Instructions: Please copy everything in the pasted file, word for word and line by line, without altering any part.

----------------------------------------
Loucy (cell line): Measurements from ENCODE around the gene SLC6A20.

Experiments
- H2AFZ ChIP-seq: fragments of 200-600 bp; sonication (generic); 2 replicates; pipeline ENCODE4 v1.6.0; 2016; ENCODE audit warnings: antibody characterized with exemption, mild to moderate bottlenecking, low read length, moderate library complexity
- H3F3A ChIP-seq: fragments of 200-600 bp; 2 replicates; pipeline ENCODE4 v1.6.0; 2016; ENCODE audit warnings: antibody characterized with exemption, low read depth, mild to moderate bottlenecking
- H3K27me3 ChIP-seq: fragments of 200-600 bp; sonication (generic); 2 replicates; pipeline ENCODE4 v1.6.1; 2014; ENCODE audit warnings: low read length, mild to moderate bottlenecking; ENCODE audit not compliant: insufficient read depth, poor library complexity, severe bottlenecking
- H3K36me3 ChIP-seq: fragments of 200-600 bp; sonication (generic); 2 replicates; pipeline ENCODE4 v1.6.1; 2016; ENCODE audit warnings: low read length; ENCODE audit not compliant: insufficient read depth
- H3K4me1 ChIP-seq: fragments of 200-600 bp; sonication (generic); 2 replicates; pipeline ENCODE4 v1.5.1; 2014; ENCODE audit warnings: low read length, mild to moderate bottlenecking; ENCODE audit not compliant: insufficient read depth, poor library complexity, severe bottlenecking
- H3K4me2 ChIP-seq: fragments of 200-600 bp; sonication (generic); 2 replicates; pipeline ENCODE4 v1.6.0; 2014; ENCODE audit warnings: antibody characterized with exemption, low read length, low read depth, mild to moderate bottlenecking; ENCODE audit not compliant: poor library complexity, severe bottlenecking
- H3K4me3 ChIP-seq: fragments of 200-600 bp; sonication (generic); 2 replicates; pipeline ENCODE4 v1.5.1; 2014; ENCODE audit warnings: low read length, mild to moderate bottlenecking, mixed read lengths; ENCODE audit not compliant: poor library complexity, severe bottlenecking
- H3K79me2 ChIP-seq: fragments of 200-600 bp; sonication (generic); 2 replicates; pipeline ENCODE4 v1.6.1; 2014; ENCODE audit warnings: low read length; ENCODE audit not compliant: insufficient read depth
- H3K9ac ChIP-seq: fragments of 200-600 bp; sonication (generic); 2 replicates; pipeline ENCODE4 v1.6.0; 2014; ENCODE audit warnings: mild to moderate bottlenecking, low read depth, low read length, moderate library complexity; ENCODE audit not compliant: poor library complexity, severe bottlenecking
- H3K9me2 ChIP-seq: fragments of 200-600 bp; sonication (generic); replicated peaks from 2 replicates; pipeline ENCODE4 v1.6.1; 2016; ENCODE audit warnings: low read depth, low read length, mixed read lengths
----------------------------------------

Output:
Loucy (cell line): Measurements from ENCODE around the gene SLC6A20.

Experiments
- H2AFZ ChIP-seq: fragments of 200-600 bp; sonication (generic); 2 replicates; pipeline ENCODE4 v1.6.0; 2016; ENCODE audit warnings: antibody characterized with exemption, mild to moderate bottlenecking, low read length, moderate library complexity
- H3F3A ChIP-seq: fragments of 200-600 bp; 2 replicates; pipeline ENCODE4 v1.6.0; 2016; ENCODE audit warnings: antibody characterized with exemption, low read depth, mild to moderate bottlenecking
- H3K27me3 ChIP-seq: fragments of 200-600 bp; sonication (generic); 2 replicates; pipeline ENCODE4 v1.6.1; 2014; ENCODE audit warnings: low read length, mild to moderate bottlenecking; ENCODE audit not compliant: insufficient read depth, poor library complexity, severe bottlenecking
- H3K36me3 ChIP-seq: fragments of 200-600 bp; sonication (generic); 2 replicates; pipeline ENCODE4 v1.6.1; 2016; ENCODE audit warnings: low read length; ENCODE audit not compliant: insufficient read depth
- H3K4me1 ChIP-seq: fragments of 200-600 bp; sonication (generic); 2 replicates; pipeline ENCODE4 v1.5.1; 2014; ENCODE audit warnings: low read length, mild to moderate bottlenecking; ENCODE audit not compliant: insufficient read depth, poor library complexity, severe bottlenecking
- H3K4me2 ChIP-seq: fragments of 200-600 bp; sonication (generic); 2 replicates; pipeline ENCODE4 v1.6.0; 2014; ENCODE audit warnings: antibody characterized with exemption, low read length, low read depth, mild to moderate bottlenecking; ENCODE audit not compliant: poor library complexity, severe bottlenecking
- H3K4me3 ChIP-seq: fragments of 200-600 bp; sonication (generic); 2 replicates; pipeline ENCODE4 v1.5.1; 2014; ENCODE audit warnings: low read length, mild to moderate bottlenecking, mixed read lengths; ENCODE audit not compliant: poor library complexity, severe bottlenecking
- H3K79me2 ChIP-seq: fragments of 200-600 bp; sonication (generic); 2 replicates; pipeline ENCODE4 v1.6.1; 2014; ENCODE audit warnings: low read length; ENCODE audit not compliant: insufficient read depth
- H3K9ac ChIP-seq: fragments of 200-600 bp; sonication (generic); 2 replicates; pipeline ENCODE4 v1.6.0; 2014; ENCODE audit warnings: mild to moderate bottlenecking, low read depth, low read length, moderate library complexity; ENCODE audit not compliant: poor library complexity, severe bottlenecking
- H3K9me2 ChIP-seq: fragments of 200-600 bp; sonication (generic); replicated peaks from 2 replicates; pipeline ENCODE4 v1.6.1; 2016; ENCODE audit warnings: low read depth, low read length, mixed read lengths